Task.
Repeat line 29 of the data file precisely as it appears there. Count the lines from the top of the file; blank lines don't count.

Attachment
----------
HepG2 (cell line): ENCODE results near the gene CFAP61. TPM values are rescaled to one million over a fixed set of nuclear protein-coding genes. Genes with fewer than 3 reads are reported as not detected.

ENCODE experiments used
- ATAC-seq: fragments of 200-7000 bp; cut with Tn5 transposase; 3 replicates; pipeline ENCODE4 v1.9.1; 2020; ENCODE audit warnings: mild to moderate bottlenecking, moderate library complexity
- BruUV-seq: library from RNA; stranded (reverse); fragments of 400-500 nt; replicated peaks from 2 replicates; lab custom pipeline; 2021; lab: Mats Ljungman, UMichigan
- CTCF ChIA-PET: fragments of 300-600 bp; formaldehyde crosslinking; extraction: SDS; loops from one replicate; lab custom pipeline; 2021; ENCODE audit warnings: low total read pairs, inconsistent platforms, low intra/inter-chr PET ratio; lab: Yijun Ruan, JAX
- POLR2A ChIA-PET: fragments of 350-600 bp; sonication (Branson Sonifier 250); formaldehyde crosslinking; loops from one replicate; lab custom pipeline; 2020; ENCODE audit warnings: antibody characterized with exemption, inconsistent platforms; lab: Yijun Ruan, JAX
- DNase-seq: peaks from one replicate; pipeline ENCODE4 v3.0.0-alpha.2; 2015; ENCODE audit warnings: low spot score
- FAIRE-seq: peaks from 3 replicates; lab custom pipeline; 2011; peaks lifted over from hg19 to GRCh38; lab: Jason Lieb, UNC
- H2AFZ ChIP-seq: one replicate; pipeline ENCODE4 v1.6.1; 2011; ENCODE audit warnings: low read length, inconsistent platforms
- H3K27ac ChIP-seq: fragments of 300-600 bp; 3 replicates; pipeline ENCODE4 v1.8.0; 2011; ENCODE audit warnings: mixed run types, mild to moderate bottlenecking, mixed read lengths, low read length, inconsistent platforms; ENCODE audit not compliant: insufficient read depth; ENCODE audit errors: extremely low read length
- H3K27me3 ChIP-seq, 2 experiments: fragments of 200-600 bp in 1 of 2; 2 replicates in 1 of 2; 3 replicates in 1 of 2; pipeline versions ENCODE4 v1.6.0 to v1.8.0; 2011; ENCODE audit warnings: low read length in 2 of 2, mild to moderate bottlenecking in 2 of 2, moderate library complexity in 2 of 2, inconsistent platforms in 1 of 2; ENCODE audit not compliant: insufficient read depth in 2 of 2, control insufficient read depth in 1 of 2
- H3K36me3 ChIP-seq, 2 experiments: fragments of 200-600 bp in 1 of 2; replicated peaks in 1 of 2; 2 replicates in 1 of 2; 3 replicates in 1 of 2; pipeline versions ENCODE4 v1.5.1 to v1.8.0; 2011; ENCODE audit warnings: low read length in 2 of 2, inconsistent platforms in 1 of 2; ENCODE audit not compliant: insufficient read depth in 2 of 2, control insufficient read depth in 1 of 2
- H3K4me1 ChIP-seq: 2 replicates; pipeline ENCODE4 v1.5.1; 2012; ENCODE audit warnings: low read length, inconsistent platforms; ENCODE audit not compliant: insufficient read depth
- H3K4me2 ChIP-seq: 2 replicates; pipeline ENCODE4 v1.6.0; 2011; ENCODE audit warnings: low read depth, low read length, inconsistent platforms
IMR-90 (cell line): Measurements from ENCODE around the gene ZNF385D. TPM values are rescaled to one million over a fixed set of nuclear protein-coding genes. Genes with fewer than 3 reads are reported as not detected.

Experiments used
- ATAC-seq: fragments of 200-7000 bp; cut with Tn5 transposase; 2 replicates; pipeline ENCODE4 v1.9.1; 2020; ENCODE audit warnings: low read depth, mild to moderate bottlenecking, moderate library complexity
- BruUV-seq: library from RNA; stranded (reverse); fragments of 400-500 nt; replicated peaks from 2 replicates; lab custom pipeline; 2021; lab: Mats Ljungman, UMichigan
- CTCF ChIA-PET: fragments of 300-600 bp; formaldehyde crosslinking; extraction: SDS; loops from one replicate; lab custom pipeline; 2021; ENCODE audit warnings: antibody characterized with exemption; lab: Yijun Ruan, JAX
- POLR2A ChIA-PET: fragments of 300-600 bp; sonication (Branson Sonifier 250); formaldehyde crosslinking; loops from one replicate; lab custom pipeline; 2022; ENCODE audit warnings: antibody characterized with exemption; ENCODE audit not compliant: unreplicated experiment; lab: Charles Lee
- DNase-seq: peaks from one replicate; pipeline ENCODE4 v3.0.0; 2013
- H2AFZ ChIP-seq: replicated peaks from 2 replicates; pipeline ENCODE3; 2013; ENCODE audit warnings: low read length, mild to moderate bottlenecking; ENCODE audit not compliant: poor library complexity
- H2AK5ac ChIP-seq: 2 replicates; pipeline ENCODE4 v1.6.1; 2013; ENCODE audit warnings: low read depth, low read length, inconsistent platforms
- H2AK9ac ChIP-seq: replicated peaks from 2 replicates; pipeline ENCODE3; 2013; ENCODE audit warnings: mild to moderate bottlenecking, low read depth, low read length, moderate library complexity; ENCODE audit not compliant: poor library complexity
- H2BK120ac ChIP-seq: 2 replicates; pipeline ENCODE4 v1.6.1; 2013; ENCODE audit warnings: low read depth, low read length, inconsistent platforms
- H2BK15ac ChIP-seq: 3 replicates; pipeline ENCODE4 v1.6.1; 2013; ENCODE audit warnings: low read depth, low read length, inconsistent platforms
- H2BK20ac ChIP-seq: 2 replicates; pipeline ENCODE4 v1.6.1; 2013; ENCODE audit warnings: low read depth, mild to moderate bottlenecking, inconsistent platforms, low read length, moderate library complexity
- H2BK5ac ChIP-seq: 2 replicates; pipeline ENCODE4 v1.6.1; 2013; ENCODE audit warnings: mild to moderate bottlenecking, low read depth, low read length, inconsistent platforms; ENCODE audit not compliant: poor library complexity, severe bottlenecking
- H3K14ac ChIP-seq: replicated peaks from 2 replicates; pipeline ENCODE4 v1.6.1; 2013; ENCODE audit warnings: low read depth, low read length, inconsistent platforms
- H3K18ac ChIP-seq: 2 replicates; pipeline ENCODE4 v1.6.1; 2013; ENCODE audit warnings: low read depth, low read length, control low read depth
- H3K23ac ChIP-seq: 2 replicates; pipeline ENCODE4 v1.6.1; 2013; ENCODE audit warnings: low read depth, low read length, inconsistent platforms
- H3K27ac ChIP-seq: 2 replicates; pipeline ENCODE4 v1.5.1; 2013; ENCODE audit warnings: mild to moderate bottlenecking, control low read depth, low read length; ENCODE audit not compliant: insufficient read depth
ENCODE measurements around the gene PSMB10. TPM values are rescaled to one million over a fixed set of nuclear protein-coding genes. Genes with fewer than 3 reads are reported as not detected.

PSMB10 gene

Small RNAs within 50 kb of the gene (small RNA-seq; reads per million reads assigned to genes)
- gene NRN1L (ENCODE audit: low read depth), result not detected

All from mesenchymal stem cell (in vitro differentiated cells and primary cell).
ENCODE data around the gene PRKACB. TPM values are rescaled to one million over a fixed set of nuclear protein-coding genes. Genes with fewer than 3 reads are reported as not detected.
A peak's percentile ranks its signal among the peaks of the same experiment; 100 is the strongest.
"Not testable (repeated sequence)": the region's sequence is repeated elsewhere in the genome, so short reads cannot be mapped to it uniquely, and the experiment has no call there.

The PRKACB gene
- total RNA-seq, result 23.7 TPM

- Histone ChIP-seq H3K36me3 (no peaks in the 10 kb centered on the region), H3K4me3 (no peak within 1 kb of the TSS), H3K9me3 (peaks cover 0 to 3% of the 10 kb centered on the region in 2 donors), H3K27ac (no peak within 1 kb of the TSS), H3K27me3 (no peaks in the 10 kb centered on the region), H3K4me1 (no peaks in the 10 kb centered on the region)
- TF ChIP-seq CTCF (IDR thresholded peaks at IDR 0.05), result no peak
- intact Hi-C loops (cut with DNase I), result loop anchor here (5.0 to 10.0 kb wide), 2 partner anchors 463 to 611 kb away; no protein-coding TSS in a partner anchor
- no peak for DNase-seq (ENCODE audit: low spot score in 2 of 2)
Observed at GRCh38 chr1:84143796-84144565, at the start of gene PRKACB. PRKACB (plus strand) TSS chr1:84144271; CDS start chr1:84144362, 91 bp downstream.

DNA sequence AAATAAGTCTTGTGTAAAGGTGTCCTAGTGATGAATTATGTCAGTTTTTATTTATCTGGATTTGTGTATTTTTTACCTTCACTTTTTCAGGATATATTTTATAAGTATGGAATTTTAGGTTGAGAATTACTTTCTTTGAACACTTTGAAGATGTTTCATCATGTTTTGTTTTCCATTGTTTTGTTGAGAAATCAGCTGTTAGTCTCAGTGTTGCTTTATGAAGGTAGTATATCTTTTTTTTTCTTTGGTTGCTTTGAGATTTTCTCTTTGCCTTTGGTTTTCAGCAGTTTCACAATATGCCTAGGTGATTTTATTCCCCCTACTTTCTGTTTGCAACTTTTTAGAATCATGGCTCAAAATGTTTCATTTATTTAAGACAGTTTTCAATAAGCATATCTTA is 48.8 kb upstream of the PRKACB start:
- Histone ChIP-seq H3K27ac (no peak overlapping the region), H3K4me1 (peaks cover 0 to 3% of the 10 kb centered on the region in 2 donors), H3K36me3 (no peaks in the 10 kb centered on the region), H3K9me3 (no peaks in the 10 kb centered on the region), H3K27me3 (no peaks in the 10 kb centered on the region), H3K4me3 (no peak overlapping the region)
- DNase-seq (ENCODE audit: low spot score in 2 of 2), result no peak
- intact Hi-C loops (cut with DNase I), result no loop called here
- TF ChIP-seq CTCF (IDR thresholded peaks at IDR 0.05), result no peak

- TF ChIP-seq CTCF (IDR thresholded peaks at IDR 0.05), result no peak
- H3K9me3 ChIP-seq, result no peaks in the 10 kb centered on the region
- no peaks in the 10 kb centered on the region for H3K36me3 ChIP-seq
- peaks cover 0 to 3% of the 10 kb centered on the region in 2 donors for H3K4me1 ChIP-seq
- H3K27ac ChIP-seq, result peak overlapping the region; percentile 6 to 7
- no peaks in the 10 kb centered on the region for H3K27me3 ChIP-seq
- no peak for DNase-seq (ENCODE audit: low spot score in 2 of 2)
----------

- H3K14ac ChIP-seq: replicated peaks from 2 replicates; pipeline ENCODE4 v1.6.1; 2013; ENCODE audit warnings: low read depth, low read length, inconsistent platforms